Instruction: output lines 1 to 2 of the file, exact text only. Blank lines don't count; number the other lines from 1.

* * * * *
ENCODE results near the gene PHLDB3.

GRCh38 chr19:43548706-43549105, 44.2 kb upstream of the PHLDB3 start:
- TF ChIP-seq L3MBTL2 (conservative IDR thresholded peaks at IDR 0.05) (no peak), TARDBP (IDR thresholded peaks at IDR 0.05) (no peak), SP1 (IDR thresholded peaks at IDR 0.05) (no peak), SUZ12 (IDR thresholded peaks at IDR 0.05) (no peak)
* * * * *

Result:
ENCODE results near the gene PHLDB3.

GRCh38 chr19:43548706-43549105, 44.2 kb upstream of the PHLDB3 start: